For years, I used gas-powered grass trimmers. They drove me crazy, with their undependable starts, refilling the gas chamber, refilling the string, etc. (I swear, the directions on those things are written by people who have English as their second or third language. Between the photographs and the instructions, I usually end up wanting to throw the machine in the creek out back!)

Anyway, I came across this Black & Decker battery-powered, super lightweight trimmer a couple years ago and have been thrilled with it. (Well, as thrilled as I can be with any type of work revolving around a yard, that is.) It’s the 18v GrassHog, and it came with an extra battery.

I get enough charge to do two rounds of trimming, then I just switch it out for the other battery — very simple — which I keep on the charger.

I haven’t had to replace the string yet, but I’m betting it will be as easy as the operation of the GrassHog itself. Fabulous!


Saw this contraption on the way to one of my Indianapolis rental properties. Whaaat?


I imagine it’s some type of heat source, being vented right through that window and up the side of the house. Wow …

I’m surprised the Board of Health hasn’t tagged this owner and sent a threatening letter. Crazy! If this is the scene outside, I can only guess what’s going on inside!

Watch Your Back

Whether you’re a landlord, property manager or real estate broker — I am all of these —  personal safety issues pop up frequently, and we need to be aware and prepared to deal with them before they occur.

Here are a few of my personal guidelines that keep me safe.

  • Never show a property after dark. NO exceptions.
  • Never walk in ahead of the person. Always position yourself between the applicant and an exit.
  • Don’t let them out of your line of sight.
  • Pre-screen them when they call you to set up the appointment. For example, if you find they want to squeeze six people into a two-bedroom rental, or if their income doesn’t qualify, you’ll save everyone time by denying them on the phone.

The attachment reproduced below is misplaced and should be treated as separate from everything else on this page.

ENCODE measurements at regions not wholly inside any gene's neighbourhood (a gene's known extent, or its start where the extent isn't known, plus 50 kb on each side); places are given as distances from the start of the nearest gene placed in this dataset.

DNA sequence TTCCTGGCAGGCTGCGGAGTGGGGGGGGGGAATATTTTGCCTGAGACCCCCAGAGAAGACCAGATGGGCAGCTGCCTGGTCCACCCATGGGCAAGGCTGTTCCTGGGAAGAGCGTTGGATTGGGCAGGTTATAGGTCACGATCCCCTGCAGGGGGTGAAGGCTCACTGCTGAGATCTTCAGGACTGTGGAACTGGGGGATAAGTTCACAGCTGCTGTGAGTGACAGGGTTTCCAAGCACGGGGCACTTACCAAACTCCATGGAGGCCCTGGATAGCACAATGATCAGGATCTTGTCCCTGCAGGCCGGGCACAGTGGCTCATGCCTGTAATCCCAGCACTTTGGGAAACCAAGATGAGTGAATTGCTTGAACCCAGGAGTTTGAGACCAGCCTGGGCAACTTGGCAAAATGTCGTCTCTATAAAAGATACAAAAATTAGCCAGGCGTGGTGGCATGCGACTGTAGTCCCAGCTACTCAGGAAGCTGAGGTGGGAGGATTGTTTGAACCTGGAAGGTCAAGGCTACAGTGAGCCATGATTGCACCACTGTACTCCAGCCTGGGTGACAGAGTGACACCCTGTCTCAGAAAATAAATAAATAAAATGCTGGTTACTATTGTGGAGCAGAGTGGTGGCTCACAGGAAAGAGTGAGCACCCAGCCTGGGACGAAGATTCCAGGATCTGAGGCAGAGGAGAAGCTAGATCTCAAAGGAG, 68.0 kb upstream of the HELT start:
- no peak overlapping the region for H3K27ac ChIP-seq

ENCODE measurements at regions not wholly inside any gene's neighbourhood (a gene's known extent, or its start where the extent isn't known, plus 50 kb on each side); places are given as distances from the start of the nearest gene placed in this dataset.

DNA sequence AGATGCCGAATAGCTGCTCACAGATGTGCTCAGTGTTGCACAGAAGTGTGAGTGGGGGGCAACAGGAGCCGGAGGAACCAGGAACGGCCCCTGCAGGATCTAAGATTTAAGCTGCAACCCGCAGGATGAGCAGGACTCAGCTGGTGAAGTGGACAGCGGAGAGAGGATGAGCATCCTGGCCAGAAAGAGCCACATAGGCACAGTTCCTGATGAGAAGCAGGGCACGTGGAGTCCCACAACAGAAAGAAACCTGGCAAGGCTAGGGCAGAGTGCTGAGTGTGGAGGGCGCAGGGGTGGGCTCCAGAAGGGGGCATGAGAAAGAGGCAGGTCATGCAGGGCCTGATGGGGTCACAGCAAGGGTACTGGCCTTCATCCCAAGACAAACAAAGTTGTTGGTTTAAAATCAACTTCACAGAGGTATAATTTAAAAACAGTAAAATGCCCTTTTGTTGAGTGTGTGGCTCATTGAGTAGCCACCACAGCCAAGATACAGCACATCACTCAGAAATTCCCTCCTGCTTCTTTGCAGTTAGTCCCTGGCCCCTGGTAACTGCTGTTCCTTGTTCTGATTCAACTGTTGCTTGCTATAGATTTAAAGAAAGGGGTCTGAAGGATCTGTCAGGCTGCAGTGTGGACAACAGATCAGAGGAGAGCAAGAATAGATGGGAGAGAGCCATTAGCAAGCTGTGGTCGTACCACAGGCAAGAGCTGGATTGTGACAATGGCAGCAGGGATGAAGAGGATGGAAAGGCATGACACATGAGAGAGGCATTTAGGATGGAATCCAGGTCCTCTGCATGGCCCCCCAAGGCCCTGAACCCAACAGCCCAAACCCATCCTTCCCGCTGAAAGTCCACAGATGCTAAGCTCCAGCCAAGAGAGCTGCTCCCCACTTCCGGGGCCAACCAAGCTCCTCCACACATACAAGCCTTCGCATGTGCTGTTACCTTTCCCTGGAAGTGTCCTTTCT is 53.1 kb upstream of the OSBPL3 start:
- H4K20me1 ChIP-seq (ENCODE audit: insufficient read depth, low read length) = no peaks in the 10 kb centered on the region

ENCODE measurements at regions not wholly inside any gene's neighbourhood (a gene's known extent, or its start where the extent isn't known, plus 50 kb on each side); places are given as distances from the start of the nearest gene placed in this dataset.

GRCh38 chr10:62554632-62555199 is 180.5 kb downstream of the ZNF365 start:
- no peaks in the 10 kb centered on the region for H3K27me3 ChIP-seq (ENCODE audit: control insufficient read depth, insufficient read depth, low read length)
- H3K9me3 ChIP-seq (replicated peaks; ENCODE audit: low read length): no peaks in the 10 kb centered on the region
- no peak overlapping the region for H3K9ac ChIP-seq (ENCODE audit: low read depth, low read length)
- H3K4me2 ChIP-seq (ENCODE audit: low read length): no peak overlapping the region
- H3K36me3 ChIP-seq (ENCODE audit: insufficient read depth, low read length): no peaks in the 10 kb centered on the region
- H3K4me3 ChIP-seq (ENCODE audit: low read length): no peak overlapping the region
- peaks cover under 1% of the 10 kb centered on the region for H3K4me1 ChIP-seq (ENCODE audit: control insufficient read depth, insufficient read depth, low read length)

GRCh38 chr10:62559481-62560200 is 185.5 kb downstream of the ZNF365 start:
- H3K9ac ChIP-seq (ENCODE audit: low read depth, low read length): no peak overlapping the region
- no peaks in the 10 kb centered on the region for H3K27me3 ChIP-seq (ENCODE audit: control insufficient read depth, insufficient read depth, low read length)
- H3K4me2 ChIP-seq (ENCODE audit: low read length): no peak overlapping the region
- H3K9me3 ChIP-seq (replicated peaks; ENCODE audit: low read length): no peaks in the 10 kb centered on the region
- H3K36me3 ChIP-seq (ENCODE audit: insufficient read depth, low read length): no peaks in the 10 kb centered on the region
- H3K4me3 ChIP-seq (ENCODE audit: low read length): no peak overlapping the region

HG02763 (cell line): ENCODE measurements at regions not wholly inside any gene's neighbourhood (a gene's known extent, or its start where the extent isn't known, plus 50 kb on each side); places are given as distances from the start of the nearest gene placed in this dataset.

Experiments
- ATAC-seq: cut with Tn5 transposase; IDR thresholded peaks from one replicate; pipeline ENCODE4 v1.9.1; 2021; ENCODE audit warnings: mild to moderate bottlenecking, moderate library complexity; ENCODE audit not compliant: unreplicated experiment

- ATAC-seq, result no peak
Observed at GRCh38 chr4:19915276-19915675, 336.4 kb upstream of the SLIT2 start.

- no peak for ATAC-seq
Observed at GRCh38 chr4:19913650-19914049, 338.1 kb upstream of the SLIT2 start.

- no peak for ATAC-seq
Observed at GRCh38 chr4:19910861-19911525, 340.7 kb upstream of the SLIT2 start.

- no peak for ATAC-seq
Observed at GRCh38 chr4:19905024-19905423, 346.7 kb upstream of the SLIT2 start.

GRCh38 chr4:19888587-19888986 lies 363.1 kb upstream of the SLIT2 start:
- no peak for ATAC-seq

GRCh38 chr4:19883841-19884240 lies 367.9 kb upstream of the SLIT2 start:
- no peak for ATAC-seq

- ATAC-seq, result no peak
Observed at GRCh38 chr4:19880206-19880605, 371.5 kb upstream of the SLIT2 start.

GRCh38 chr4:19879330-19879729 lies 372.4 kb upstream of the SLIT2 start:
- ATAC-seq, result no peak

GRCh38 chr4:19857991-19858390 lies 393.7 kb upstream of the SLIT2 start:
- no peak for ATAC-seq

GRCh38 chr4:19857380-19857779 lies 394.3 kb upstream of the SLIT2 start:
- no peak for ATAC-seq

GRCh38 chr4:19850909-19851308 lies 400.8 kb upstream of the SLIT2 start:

• Don’t give out any personal information. (This doesn’t apply for real estate broker situations, of course.)
  • If you carry protection, have it with you.
  • Have 911 programmed into your cell phone. Everyone should do this, but for those of us meeting total strangers to show homes, it’s a good back-up, should all hell break loose.
  • Make sure the entire house, including windows, is locked and secure upon leaving.

Hopefully, you’ll never be put in a precarious situation but it’s like my mom always used to say … “Better safe than sorry.”

Thanks, Mom.  :-)

Tenant of the Month


Meet Shuyu Li … his friends here know him as Terence. I stopped in while he was having a lunch of Chinese noodles, juice, and a little touch of pop culture on the side … the energy drink! LOL

Born and raised in China, Terence is attending grad school here at IUPUI in furniture design. He was given some scholarship monies to attend.

He responded to my ad on Craig’s List, which I also posted on Postlets. (When you put a property on Postlets, it automatically goes to Zillow, HotPads, Trulia and several other internet sites, all free of charge. Postlets is another excellent marketing tool I use to get the word out about my Indianapolis rental properties.)

I mentioned the proximity of my property to IUPUI in my ad, hoping to attract someone like Terence — a serious student, not a party animal! He lives in one of my duplexes, which is about 100 years old but very sturdy and in great condition, everything updated.

There was one glitch on his application. He wasn’t employed so he volunteered to show me his bank account balance as verification of funds/ability to pay. It was in Chinese. LOL! Anyway, we worked through it and he’s been fantastic. He lives simply … Terence ordered all of his household furnishings on the internet (a bed, a shelving unit, his card table where he’s sitting to eat Chinese noodles in this photo, etc.) and had them delivered. He purchased a bike to commute to school, which is about 1-2 miles from the house.

On school breaks, he travels to California or Hawaii, where he has some relatives. He’s hoping to have his parents come from China to visit sometime this summer. I hope to stop by and meet them while they’re here, although I don’t know if they speak English at all …

Terence has been an excellent tenant — here’s to diversity!  :-)